Testing multiple devices in a single insertion has long been the most promoted method for reducing costs on a production test floor. It is generally presented to management in terms of throughput gain; a simple multiple of the number of units being tested in parallel.
In the real test environment however, this is likely unachievable with the actual formula for determining the true cost of a parallel test solution being a bit more involved.
To better understand throughput gain from a parallel test system, we will borrow two basic concepts from bipolar transistor theory: beta and alpha. We can define beta as the number of units in a single test insertion, or potential gain. Alpha is the ratio of the actual flow (throughput) divided by the potential flow. It is always a value less than 1. The actual throughput gain of the test system is therefore expressed as beta multiplied by alpha.
While beta is an integral value that can be easily communicated, alpha is more complex. It is a cocktail of ATE limitations, test techniques designed to offset these limitations, low pin count Design For Test strategies to increase insertion sites, and overstepping loss at wafer probe that have compounding effects on this factor. Disconnects between the design intent and test implementation can further degrade alpha in significant and unexpected ways.
The main reason that alpha is not considered a serious concern is because it is assumed that it can be mitigated by adding more units to the test insertion. It is further assumed that test engineers will fully understand the implications and account for them when creating test programs.
These assumptions are fraught with peril, because the test engineering focus is primarily on coverage and efficacy. The increased mechanical load of adding more units can easily diminish any expected throughput gains due to device contact problems during a test run; a variable component of alpha. In other words, there is a point in which an increase in parallelism may actually decrease throughput.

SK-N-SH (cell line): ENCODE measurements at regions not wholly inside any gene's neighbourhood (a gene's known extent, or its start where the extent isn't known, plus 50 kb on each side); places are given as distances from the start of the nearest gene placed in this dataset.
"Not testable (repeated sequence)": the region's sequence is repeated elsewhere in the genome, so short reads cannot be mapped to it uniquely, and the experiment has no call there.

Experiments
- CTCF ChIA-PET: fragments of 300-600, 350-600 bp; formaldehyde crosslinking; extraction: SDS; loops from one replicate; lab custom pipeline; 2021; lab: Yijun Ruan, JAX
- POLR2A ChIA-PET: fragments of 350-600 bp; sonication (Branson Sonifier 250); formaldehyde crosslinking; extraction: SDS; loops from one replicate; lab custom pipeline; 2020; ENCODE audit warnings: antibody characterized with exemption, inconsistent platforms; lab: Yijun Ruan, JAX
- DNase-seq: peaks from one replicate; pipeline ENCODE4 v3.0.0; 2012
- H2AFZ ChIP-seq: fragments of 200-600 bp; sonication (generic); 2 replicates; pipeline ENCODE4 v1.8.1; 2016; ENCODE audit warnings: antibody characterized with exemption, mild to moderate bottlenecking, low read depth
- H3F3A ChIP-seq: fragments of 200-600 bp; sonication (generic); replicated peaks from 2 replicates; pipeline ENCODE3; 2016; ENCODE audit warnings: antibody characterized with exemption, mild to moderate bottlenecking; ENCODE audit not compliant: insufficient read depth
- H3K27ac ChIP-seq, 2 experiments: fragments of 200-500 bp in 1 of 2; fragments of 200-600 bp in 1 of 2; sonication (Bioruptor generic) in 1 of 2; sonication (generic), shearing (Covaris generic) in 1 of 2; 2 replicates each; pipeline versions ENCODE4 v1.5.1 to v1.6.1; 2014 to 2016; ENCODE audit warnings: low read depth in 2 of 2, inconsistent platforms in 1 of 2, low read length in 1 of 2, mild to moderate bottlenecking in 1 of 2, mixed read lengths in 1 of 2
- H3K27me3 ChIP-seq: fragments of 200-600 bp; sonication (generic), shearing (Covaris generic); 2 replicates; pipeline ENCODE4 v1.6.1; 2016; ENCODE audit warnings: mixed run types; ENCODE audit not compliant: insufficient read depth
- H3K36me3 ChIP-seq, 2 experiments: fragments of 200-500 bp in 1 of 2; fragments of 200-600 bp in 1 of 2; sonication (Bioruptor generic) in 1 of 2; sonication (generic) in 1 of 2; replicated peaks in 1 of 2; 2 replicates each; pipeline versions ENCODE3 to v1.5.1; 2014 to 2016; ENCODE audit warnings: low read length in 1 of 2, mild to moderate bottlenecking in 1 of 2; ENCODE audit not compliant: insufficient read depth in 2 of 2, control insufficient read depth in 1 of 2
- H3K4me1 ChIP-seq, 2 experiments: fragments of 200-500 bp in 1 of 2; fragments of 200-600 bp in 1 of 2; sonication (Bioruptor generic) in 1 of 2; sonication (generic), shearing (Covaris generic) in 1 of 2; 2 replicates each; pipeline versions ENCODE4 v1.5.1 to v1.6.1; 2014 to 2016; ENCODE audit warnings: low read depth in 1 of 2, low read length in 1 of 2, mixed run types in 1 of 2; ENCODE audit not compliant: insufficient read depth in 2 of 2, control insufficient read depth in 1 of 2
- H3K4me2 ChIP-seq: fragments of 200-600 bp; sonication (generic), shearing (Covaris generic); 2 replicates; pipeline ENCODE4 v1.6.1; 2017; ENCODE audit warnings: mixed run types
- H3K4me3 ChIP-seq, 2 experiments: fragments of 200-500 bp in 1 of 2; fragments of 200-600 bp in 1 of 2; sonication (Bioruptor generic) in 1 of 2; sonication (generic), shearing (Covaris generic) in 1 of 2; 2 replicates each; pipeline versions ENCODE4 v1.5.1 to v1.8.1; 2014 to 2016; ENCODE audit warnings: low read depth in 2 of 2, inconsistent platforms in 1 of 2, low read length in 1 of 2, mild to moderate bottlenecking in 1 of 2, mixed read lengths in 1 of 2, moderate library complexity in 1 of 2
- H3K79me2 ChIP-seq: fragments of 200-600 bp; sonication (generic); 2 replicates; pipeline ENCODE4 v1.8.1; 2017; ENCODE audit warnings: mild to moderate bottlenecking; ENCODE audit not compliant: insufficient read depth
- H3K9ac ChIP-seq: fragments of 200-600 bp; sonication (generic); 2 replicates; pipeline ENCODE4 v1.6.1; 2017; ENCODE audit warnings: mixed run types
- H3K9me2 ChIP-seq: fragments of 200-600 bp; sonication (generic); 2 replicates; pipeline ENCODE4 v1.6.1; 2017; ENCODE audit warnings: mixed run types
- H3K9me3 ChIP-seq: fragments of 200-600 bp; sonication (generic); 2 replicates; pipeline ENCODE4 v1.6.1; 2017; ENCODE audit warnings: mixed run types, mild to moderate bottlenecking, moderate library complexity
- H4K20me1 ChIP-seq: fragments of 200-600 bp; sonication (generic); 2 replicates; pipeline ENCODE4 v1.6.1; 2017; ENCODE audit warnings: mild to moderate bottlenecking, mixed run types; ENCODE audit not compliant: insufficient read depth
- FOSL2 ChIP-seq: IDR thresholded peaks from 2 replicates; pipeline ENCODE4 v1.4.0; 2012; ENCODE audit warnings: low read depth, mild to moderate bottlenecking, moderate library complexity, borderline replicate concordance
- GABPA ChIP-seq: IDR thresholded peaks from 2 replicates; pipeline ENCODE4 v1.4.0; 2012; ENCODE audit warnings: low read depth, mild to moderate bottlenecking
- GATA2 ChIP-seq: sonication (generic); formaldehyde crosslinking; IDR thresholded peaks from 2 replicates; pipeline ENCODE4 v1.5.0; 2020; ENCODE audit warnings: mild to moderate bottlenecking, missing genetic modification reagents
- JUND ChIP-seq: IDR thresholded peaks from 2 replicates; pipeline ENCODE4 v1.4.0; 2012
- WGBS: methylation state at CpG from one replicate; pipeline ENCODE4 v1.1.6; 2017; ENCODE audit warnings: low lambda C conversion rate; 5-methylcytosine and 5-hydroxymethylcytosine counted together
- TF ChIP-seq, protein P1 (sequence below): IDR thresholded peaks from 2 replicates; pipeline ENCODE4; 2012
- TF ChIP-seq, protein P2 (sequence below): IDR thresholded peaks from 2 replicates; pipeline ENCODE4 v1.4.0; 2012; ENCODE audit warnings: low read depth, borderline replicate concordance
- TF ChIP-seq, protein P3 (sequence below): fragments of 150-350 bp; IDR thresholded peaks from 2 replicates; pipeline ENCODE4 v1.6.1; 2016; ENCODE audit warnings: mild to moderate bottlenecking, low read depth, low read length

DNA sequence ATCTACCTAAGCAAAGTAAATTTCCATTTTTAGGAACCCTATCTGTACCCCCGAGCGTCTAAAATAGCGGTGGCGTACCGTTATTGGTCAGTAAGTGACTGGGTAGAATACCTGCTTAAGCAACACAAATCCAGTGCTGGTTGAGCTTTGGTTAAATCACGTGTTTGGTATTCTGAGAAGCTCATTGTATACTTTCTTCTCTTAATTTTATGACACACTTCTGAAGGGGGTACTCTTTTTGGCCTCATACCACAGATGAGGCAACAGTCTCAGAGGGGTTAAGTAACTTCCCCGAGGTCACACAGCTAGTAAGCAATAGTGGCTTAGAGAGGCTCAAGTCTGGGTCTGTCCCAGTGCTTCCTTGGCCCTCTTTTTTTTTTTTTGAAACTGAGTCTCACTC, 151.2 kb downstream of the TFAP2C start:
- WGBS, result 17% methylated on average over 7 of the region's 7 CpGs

There are two ways to confront the impact of alpha on a parallel test system:
- Accurately assess alpha within the current test context.
- Engineer a test methodology to specifically target alpha.
The most direct method is to define alpha accurately within the context of a cost/benefit model. This will yield a point where the count of devices in the insertion reaches diminishing returns and define the optimal level of parallelism for each specific test solution. The less attractive path is dedicating engineering resources to the task of improving alpha. For the money, ATE Resource Augmentation is perhaps the most effective means of directly offsetting some of the losses injected by the overall ATE system and probe environment by using dynamic hardware interfaces.
Attempting to improve alpha has a large upfront cost and would appear to have little benefit associated with it. That is, until you consider that just a 20% improvement in throughput gain can easily overcome this cost many times over for large beta parallel systems. In either case, knowing where you stand with the efficiency of your parallel test solution can pay big dividends when the time comes to execute it.